Let's talk about cooking first. Someone wants to try something new, so they go look for a recipe, maybe consult several cookbooks, maybe do some online searching. Once a recipe is selected, the ingredients are found or purchased, the equipment is gathered, and the cooking gets started. If this is the first time for this recipe, there might be some mistakes, but hopefully the result will be okay. If the cook likes it, they may try to make it again.
Now let's shift to creating software. Someone wants to make something new, so they go looking for example code, maybe look at several websites. Once the survey of existing examples or tutorials is complete, the developer starts putting code together and creating an application. If this is new for the developer, there might be mistakes, but hopefully the app will do what the developer wants. If the users like it, more features might be added.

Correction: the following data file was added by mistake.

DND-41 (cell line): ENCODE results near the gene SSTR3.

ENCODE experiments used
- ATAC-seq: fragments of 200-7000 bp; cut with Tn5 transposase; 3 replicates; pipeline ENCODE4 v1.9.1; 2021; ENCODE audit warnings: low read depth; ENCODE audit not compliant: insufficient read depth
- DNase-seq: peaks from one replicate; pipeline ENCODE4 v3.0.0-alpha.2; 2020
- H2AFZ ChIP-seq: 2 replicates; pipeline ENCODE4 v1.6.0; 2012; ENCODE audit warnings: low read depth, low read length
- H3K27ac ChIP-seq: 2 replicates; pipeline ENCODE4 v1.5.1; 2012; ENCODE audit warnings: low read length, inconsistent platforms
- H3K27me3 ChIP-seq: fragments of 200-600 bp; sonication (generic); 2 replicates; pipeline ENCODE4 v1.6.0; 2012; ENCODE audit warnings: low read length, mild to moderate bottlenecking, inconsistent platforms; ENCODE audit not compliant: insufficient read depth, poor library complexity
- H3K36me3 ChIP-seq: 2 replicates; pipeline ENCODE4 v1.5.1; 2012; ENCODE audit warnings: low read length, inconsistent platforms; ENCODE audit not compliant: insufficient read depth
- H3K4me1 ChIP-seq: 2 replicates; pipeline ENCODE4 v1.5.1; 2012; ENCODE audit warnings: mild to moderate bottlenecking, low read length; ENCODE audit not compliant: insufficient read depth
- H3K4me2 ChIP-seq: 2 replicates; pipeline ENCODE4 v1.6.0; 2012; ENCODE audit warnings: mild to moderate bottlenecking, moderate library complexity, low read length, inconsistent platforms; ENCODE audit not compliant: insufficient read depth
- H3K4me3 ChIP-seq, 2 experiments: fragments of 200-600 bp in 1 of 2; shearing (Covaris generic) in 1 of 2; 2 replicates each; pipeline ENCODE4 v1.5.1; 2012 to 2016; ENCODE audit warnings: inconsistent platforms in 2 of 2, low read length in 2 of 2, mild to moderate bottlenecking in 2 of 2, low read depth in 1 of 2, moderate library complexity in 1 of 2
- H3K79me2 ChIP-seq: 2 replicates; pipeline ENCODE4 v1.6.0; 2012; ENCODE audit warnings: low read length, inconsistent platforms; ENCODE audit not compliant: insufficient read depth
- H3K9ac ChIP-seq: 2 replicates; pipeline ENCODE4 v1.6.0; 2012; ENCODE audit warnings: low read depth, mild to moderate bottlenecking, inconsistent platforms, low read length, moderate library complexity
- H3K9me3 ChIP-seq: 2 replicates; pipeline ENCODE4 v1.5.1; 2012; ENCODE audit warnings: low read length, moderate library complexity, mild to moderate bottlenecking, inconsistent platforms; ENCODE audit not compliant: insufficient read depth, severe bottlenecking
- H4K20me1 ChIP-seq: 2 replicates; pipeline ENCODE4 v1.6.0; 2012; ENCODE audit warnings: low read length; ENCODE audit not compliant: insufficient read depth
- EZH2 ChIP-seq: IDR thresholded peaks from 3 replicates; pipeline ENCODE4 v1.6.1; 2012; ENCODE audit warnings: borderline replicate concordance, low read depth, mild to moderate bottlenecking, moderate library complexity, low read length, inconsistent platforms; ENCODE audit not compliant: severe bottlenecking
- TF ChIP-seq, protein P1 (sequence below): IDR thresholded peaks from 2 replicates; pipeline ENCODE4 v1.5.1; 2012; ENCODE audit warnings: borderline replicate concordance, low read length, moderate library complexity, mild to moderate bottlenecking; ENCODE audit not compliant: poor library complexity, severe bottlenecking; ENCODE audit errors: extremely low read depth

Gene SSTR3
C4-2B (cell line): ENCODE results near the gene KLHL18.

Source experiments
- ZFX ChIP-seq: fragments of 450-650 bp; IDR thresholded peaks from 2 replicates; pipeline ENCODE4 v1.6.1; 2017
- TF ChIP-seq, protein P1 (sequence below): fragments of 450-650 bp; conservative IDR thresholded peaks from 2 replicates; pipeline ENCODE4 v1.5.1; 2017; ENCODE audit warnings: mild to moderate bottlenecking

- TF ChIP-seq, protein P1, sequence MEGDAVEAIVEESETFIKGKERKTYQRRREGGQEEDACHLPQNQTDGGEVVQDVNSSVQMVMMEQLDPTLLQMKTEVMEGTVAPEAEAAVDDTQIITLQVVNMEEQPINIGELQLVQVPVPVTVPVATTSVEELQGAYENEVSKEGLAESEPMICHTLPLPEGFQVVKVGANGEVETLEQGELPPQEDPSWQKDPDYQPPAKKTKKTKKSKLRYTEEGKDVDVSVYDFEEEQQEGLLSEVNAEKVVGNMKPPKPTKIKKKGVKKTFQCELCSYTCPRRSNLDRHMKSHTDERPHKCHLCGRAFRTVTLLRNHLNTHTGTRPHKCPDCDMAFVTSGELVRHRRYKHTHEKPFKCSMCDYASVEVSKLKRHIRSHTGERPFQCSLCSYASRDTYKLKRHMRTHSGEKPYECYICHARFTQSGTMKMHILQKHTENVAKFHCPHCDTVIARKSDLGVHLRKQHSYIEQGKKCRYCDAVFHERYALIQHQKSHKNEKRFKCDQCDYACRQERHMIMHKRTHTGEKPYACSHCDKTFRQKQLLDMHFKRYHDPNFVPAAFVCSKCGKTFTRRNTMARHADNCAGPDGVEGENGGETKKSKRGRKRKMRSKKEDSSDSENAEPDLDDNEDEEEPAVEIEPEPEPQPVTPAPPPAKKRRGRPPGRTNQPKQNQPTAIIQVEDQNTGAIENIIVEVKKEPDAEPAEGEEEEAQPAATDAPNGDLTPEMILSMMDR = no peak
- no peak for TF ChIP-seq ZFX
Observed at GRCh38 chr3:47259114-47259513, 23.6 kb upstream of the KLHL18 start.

Cooking and creating software have a number of similarities. A recipe ingredient list could be thought of as a list of requirements for software (what does the software do?). The recipe is the instructions for how to assemle the ingredients. This could be equivalent to build instructions, or how to use a tool or library.
Some people might say “Well, anyone can cook, but not anyone can create software.”. I would disagree with that statement. When someone starts learning to cook, they start with simple recipes, and usually have some help from someone who has cooked before (mentoring? pair programming?). Similarly, someone who starts creating software starts with small programs, then moves up to bigger and more complex programs.
I think that people could be afraid of trying to create software (I can't do it, it's too hard, I don't know how, insert other reasons/excuses here...). I think the same excuses could be used for cooking – what do you think?